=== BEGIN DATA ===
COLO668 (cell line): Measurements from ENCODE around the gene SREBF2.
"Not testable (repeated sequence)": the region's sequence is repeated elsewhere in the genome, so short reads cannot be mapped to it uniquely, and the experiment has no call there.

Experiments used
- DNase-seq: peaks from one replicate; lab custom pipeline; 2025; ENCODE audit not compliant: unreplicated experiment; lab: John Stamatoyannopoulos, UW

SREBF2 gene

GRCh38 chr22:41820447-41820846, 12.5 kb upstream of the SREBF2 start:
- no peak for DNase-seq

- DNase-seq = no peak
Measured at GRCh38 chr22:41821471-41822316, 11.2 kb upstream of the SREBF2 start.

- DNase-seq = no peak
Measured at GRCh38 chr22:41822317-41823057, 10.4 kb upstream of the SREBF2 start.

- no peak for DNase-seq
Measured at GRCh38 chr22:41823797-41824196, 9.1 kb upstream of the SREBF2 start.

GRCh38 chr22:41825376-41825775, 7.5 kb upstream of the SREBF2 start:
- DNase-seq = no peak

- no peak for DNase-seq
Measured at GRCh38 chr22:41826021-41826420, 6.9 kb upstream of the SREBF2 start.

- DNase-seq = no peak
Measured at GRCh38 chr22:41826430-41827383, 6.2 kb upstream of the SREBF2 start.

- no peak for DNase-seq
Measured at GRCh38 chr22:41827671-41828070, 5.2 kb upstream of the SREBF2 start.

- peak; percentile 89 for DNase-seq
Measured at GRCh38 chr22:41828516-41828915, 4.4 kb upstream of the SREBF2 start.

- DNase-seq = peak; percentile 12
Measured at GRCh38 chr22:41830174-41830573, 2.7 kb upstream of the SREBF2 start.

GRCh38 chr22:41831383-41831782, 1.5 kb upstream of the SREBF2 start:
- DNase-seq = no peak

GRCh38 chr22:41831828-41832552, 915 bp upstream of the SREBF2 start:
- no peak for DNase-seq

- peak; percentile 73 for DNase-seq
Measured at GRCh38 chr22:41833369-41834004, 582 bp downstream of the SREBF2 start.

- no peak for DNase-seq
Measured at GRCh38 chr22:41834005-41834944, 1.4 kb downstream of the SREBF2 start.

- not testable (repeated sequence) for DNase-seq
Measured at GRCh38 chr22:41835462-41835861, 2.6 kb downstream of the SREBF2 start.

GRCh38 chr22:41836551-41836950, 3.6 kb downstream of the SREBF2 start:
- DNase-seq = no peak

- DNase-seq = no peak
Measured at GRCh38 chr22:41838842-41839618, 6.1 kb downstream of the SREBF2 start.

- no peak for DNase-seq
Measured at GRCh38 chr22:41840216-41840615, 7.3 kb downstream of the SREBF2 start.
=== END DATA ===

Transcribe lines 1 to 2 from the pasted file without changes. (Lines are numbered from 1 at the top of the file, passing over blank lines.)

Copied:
COLO668 (cell line): Measurements from ENCODE around the gene SREBF2.
"Not testable (repeated sequence)": the region's sequence is repeated elsewhere in the genome, so short reads cannot be mapped to it uniquely, and the experiment has no call there.